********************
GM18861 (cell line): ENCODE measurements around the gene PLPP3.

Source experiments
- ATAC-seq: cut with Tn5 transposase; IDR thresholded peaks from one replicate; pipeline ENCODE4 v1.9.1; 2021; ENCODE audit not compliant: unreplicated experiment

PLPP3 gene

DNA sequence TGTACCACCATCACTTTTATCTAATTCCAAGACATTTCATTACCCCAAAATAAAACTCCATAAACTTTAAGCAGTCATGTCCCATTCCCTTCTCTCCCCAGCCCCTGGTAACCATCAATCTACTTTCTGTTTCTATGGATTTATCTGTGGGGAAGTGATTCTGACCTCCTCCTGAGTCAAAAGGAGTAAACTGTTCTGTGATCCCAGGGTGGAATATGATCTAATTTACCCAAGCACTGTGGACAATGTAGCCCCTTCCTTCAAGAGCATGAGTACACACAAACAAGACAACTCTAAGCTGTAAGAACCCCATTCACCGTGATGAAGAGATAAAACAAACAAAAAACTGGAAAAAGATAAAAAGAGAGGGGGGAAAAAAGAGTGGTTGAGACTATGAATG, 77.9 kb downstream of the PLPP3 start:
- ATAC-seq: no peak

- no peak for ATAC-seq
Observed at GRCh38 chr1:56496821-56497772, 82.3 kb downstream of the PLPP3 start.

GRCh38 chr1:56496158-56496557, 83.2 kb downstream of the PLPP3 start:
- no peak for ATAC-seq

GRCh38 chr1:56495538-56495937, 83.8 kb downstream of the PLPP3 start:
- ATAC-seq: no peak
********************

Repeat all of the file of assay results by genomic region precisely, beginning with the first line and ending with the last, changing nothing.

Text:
GM18861 (cell line): ENCODE measurements around the gene PLPP3.

Source experiments
- ATAC-seq: cut with Tn5 transposase; IDR thresholded peaks from one replicate; pipeline ENCODE4 v1.9.1; 2021; ENCODE audit not compliant: unreplicated experiment

PLPP3 gene

DNA sequence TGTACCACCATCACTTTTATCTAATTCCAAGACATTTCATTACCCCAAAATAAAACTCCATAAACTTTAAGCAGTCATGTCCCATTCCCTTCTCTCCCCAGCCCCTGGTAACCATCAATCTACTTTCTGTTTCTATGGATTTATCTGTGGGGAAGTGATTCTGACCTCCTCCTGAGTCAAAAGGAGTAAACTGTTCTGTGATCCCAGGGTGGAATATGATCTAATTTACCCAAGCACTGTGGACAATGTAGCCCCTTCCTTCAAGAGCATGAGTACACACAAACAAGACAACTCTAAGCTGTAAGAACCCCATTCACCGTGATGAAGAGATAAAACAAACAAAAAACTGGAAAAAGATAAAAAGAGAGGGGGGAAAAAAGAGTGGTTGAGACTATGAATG, 77.9 kb downstream of the PLPP3 start:
- ATAC-seq: no peak

- no peak for ATAC-seq
Observed at GRCh38 chr1:56496821-56497772, 82.3 kb downstream of the PLPP3 start.

GRCh38 chr1:56496158-56496557, 83.2 kb downstream of the PLPP3 start:
- no peak for ATAC-seq

GRCh38 chr1:56495538-56495937, 83.8 kb downstream of the PLPP3 start:
- ATAC-seq: no peak